For all its glamour quotient, the Inn was foremost favored by Georgetowners who could find a civilized haven with good food, drink and music. When you heard, “Let’s go to the Inn,” you knew it would be fun and you would see familiar faces, both locally and perhaps internationally known.
The Georgetowner often wrote about the Georgetown Inn and Collins. A sizable portion of the September, 8, 1977, issue was devoted to the lead story by Suzie Gookin, headlined “Collins Bird to Marry.” I was that lucky person. We had 23 wonderful years together. Collins had been quoted as saying that his previous two marriages had ended in divorce with both ex-wives citing his hotel as “the other woman.” The third time must have been a charm, unless you count the hotel, making me the fourth wife.
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Finding Passion in His Soles

May 17, 2012

Stepping inside the Running Company near Key Bridge in Georgetown as a runner is like stepping in to Willy Wonka’s chocolate factory for candy lovers. The space might be small, but the contents inside are top-of-the-line shoes and apparel to make every runner’s experience on parkland paths or marathon routes not just a success but a stylish race, right on time for spring.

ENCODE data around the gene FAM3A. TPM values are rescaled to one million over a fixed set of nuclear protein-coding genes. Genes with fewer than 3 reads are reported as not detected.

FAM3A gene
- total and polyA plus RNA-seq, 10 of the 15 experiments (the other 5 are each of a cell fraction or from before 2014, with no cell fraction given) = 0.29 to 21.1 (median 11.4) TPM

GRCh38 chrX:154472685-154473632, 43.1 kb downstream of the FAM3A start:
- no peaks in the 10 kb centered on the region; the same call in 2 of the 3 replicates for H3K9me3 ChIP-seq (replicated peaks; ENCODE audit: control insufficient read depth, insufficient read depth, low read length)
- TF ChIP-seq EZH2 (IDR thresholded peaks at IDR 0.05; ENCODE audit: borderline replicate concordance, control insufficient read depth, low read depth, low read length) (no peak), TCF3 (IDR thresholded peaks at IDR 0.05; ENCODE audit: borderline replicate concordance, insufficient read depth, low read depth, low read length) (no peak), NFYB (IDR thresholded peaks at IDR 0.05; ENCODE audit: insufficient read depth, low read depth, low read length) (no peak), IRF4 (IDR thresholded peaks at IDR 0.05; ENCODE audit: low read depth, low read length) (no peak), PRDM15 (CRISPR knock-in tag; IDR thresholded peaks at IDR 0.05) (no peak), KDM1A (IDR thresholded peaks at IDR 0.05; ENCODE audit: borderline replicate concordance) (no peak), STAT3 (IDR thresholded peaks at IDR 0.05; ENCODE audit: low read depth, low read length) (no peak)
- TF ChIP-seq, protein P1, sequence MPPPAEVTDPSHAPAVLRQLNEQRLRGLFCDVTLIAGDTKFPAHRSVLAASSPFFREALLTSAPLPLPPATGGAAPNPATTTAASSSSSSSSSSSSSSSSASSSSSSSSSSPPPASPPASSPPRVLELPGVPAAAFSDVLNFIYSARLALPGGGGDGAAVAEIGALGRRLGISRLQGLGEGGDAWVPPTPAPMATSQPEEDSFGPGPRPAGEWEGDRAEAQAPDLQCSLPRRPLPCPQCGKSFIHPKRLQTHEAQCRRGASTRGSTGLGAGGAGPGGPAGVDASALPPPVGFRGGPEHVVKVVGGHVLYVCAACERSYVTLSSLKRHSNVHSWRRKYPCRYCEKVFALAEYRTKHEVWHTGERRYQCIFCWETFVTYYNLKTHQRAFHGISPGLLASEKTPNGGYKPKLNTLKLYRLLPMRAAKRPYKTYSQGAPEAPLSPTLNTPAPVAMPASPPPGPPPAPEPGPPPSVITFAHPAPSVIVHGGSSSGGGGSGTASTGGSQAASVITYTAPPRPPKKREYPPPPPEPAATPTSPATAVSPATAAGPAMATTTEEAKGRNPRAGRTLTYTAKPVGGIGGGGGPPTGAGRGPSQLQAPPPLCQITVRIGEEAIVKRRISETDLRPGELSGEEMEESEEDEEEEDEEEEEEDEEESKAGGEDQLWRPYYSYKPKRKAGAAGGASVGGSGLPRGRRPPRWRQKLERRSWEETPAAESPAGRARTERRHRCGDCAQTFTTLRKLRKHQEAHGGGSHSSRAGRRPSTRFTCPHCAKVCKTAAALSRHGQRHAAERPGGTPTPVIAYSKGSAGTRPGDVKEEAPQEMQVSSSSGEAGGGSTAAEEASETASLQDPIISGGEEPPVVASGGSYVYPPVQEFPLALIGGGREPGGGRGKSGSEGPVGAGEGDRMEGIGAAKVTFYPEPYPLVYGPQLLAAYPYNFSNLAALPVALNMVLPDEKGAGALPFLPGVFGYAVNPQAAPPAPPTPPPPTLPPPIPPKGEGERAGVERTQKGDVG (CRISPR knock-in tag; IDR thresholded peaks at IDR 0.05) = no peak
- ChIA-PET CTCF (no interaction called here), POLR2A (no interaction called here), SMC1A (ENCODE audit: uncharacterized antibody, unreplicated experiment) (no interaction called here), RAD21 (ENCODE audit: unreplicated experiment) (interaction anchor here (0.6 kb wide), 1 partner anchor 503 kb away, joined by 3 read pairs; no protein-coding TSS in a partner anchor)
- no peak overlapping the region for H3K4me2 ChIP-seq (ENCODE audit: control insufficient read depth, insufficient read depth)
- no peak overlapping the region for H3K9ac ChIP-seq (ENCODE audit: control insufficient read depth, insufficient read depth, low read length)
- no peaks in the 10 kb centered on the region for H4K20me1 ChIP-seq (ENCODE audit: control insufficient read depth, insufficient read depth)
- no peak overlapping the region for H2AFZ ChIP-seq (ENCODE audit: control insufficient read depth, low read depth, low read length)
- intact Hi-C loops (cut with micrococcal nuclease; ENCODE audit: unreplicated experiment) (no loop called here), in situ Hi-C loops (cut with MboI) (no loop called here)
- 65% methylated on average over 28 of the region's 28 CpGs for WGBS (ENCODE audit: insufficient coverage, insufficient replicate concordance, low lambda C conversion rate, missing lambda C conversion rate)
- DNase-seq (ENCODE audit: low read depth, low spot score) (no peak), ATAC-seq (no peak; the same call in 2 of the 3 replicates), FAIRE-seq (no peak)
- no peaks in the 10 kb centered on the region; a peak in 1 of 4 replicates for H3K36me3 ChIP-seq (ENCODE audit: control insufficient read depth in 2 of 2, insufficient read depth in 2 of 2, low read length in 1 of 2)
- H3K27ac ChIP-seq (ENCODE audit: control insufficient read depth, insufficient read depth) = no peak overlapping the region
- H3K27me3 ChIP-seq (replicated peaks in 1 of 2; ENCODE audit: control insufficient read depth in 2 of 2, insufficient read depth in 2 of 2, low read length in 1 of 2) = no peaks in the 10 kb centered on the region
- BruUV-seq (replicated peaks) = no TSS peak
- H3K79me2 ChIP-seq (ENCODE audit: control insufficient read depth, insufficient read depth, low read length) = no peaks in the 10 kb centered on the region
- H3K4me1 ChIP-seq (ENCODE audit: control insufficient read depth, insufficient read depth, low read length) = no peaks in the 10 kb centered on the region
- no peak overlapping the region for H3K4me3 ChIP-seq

Much of this can be credited to the store’s manager, Edoardo Rincon, who says he cannot imagine working anywhere else. “I’ve been doing this for almost ten years, and I don’t think I want to do anything different,” he said.

An avid trail runner while growing up in Colombia, Rincon brings personal expertise to the shop on the corner of 34th and M streets. All his wisdom comes from his passion for the sport and the time he has spent experimenting with gear from different companies.

“Find what you like to do, and you never have to work. A lot of people like to run but do something else for work but not me,” he said.